CISA Releases Software Configuration Guidance Based on Joint Assessments With NSA
The Cybersecurity and Infrastructure Security Agency has released a new report co-developed with the National Security Agency focused on the need to incorporate secure-by-design principles for software.
The “NSA and CISA Red and Blue Teams Share Top Ten Cybersecurity Configurations” report provides guidance software manufacturers should follow to avoid software misconfigurations that can lead to cyber intrusions. Some of the recommendations are embedding security controls from the start of the software lifecycle, eliminating default passwords, including redundancies in software designs to avoid a single point of failure, detecting systems control bypass instances in audits and using multi-factor authentication.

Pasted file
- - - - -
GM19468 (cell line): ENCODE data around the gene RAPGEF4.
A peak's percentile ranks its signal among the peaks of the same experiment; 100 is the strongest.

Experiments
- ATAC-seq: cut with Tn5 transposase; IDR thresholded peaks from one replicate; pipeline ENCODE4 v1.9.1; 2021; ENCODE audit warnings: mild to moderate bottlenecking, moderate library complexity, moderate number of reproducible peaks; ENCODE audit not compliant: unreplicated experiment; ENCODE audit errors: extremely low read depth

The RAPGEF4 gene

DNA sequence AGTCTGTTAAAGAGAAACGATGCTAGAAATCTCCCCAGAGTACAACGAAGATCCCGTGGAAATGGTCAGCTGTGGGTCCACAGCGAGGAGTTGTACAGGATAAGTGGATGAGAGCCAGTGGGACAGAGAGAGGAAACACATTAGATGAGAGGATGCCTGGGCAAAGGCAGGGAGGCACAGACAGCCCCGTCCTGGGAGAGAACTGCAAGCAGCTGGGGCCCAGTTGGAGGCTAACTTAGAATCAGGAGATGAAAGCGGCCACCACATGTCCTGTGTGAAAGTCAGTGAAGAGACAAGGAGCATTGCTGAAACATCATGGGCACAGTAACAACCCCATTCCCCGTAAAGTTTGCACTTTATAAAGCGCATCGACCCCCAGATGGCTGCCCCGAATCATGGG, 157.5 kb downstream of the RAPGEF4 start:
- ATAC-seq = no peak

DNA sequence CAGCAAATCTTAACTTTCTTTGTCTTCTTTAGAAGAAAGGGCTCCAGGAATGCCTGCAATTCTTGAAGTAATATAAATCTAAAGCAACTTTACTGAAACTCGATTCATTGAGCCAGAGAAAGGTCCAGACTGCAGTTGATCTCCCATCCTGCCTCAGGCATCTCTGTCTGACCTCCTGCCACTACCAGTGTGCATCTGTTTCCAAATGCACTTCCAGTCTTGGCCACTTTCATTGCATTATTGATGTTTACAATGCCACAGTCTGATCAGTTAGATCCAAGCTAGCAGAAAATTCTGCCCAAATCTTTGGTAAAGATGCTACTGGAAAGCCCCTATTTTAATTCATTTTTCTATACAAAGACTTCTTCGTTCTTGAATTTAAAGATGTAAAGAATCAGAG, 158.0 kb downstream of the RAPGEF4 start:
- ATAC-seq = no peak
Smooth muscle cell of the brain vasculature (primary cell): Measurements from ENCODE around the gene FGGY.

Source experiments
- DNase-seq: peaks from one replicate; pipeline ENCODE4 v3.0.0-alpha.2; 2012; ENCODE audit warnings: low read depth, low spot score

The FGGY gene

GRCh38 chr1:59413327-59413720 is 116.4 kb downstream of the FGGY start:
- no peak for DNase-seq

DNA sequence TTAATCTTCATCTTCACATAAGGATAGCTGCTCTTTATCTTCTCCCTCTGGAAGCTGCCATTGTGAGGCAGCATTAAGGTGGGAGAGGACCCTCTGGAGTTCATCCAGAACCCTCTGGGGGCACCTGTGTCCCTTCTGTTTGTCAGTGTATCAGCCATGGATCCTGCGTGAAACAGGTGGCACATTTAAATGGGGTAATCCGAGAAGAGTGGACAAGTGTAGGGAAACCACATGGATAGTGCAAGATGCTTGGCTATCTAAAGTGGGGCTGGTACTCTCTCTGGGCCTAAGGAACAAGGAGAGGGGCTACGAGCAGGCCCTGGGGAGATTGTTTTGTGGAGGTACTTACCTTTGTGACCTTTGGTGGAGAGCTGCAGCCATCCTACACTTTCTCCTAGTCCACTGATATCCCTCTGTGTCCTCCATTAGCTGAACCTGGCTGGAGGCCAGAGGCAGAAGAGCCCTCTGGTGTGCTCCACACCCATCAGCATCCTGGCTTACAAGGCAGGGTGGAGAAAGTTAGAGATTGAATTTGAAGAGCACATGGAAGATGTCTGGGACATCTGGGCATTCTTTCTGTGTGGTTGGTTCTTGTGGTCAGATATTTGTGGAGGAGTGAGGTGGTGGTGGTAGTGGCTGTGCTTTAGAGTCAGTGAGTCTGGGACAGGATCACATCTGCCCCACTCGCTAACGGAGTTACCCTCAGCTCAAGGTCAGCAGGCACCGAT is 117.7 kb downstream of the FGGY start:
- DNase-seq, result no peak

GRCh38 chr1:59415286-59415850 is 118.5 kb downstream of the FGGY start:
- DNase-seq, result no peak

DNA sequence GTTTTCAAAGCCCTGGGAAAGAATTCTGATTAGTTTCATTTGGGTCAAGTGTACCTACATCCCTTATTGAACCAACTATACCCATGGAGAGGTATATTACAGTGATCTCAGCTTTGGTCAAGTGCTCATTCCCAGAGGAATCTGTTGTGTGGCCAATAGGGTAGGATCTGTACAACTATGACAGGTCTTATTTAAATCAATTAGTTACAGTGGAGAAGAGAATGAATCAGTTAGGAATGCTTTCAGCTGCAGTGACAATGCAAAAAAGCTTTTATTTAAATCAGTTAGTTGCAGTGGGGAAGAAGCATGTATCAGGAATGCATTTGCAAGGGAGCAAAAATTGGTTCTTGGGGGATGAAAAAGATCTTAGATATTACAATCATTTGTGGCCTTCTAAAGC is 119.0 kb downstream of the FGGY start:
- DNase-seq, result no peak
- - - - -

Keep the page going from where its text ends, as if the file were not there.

The recommendations were made using lessons learned from several years of red and blue team operations, CISA said Thursday.
The two agencies have been assessing how malicious actors could infiltrate systems over recent years. According to the agencies, analysts found 10 common network misconfigurations, which include improper privilege separation, insufficient internal network monitoring, poor patch management, poor credential hygiene and system access controls bypass.
The software configuration guidance is one of several documents CISA released in recent months to help organizations improve their cybersecurity posture. In July, the agency released two documents focused on 5G network slicing and cloud security tools.
Tags: cybersecurity Cybersecurity and Infrastructure Security Agency National Security Agency secure-by-design software software security